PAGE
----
Optimal Parameters for Doubly Curved Sandwich Shells, Composite Laminates, and Atmospheric Plasma Spray Process
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Optimization is a decision making process to solve problems in a number of fields including engineering mechanics. Bio-inspired optimization algorithms, including genetic algorithm (GA), have been studied for many years. There is a large literature on applying the GA to mechanics problems. However, disadvantages of the GA include the high computational cost and the inability to get the global optimal solution that can be found by using a honeybee-inspired optimization algorithm, called the New Nest-Site Selection (NeSS). We use the NeSS to find optimal parameters for three mechanics problems by following the three processes: screening, identifying relationships, and optimization. The screening process identifies significant parameters from a set of input parameters of interest. Then, relationships between the significant input parameters and responses are established. Finally, the optimization process searches for an optimal solution to achieve objectives of a problem. For the first two problems, we use the NeSS algorithm in conjunction with a third order shear and normal deformable plate theory (TSNDT), the finite element method (FEM), a one-step stress recovery scheme (SRS) and the Tsai-Wu failure criterion to find the stacking sequence of composite laminates and the topology and materials for doubly curved sandwich shells to maximize the first failure load. It is followed by the progressive failure analysis to determine the ultimate failure load. For the sandwich shell, we use the maximum transverse shear stress criterion for delineating failure of the core, and also study simultaneously maximizing the first failure load and minimizing the mass subject to certain constraints. For composite laminates, it is found that the first failure load for an optimally designed stacking sequence exceeds that for the typical [0°/90°]₅ laminate by about 36%. Moreover, the design for the optimal first failure load need not have the maximum ultimate load. For clamped laminates and sandwich shells, the ultimate load is about 50% higher than the first failure load. However, for simply supported edges the ultimate load is generally only about 10% higher than the first failure load. For the atmospheric spray process, we employ the NeSS algorithm to find optimal values of four process input parameters, namely the argon flow rate, the hydrogen flow rate, the powder feed rate and the current, that result in the desired mean particle temperature and the mean particle velocity when they reach the substrate. These optimal values give the desired mean particle temperature and the mean particle velocity within 5% of their target values.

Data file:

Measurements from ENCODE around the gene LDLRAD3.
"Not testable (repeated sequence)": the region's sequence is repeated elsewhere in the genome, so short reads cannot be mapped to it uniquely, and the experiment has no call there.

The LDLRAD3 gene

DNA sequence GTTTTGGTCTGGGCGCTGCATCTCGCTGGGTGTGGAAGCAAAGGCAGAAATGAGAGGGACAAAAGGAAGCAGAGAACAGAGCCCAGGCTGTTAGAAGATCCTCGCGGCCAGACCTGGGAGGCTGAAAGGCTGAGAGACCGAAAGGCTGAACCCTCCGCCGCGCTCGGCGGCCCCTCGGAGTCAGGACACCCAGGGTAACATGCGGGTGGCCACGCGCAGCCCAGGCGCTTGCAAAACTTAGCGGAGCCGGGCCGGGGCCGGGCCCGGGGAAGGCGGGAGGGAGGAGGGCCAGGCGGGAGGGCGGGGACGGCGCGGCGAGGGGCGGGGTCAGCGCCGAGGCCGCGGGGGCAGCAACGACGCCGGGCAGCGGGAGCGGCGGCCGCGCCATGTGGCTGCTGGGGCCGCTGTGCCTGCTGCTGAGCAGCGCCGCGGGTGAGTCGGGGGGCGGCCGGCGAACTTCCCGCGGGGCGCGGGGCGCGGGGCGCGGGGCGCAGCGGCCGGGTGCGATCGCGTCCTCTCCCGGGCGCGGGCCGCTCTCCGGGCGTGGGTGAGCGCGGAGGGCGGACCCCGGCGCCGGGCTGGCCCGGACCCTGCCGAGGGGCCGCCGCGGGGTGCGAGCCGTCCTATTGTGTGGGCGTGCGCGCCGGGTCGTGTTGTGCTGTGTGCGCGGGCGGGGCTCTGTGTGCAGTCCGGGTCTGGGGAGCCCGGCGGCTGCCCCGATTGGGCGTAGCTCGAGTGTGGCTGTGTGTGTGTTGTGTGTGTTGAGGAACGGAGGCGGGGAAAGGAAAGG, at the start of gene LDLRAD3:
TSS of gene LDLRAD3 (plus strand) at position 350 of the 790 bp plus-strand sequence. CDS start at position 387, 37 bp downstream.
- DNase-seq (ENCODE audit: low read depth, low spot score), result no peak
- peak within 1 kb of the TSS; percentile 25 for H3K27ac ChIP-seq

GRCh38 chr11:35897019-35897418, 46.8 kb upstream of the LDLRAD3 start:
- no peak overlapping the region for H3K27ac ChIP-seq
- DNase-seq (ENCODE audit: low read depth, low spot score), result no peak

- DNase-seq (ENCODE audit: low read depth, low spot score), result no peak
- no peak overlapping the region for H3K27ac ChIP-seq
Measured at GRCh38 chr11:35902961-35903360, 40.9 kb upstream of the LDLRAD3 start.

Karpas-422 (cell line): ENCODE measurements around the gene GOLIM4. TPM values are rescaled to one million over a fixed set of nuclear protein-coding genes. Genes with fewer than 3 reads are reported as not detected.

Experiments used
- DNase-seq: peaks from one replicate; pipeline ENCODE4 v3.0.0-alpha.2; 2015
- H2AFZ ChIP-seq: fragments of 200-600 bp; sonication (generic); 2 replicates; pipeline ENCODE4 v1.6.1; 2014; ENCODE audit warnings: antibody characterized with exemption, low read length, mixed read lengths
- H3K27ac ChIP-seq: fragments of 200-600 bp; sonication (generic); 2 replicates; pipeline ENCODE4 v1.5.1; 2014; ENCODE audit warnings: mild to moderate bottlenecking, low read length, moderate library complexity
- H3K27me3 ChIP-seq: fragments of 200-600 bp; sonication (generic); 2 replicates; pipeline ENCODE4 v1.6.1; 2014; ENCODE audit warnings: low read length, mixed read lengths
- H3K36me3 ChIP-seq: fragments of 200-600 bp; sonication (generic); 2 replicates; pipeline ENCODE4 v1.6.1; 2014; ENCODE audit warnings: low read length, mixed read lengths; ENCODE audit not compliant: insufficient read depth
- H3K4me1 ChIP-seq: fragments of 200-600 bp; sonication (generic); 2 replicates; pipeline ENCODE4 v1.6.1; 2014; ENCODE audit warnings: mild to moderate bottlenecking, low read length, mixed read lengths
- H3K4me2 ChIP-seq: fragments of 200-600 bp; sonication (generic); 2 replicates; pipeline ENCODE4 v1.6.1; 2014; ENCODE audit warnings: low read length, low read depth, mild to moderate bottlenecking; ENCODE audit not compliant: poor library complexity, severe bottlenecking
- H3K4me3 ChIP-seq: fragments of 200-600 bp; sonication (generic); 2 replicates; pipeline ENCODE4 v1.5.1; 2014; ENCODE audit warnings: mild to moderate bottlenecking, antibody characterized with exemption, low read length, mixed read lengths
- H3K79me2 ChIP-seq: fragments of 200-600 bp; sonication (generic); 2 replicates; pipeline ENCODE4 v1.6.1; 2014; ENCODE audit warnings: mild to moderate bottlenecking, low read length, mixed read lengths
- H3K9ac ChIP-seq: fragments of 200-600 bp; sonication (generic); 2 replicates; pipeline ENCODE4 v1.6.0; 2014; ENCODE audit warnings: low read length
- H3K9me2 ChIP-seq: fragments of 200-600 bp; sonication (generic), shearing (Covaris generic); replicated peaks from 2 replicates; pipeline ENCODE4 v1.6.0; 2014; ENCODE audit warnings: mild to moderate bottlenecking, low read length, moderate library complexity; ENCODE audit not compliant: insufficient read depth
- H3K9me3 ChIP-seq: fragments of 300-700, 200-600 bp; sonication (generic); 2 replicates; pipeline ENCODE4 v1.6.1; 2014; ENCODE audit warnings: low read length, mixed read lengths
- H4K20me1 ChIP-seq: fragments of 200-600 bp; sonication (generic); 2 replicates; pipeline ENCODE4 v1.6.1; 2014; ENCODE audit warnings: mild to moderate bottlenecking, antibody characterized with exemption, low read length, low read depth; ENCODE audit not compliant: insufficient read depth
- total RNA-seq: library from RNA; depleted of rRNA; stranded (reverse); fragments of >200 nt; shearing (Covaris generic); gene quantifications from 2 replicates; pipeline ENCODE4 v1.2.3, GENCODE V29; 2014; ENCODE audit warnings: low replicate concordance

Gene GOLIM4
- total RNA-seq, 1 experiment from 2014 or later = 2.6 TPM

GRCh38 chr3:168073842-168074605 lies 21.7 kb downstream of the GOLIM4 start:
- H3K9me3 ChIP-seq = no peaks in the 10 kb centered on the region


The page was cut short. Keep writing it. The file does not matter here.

- Doctoral Dissertations